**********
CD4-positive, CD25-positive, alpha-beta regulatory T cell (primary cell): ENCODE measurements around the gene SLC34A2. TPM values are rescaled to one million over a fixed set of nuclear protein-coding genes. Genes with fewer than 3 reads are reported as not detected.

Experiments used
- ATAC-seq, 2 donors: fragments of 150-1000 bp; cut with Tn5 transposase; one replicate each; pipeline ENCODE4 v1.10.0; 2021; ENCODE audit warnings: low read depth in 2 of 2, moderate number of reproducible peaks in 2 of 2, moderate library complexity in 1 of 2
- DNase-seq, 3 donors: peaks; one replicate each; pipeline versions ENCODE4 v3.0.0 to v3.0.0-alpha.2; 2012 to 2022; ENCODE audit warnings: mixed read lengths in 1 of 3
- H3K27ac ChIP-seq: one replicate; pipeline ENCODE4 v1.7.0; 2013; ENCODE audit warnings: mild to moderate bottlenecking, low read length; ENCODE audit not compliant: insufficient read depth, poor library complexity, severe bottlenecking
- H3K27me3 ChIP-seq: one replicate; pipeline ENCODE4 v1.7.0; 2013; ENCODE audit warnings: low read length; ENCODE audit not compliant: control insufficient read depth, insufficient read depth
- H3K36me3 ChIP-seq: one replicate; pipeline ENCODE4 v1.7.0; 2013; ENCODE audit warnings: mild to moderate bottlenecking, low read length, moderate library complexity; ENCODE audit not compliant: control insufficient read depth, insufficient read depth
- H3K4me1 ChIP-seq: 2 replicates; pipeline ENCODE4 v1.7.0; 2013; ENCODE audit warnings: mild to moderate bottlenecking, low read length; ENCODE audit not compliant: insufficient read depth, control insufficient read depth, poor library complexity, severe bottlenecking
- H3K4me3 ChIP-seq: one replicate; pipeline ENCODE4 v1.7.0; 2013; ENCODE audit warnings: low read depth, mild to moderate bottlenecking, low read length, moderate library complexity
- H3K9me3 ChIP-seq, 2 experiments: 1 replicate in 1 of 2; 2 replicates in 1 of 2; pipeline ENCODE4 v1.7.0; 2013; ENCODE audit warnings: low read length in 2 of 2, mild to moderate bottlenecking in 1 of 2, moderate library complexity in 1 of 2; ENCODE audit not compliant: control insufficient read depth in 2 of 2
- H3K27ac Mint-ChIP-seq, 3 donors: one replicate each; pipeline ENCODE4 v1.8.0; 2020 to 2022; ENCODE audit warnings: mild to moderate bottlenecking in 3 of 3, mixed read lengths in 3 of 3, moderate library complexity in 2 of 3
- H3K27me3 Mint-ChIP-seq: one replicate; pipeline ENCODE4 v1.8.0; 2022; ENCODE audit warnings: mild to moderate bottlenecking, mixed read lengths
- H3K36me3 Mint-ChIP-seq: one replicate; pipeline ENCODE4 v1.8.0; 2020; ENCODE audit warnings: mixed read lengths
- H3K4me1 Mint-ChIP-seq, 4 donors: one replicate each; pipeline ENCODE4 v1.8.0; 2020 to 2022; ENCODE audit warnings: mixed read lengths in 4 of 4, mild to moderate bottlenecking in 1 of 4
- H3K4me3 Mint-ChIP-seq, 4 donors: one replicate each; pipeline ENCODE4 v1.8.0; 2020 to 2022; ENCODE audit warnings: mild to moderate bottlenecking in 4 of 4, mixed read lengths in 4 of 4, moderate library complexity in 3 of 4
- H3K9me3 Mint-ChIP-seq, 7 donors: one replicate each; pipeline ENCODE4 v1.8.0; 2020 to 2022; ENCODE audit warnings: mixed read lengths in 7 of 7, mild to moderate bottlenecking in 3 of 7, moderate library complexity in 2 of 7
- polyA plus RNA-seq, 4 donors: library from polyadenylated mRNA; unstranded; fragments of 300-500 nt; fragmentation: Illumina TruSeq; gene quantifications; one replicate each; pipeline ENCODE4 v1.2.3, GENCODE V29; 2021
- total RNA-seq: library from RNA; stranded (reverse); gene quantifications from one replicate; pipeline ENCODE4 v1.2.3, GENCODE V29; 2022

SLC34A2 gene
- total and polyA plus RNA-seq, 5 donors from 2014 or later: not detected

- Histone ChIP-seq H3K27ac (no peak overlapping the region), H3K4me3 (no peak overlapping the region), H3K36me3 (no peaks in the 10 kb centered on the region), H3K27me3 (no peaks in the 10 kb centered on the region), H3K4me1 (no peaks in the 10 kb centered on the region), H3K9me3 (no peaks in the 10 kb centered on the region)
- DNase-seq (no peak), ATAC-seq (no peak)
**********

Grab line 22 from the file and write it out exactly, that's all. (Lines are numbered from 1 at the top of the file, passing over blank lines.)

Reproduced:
- DNase-seq (no peak), ATAC-seq (no peak)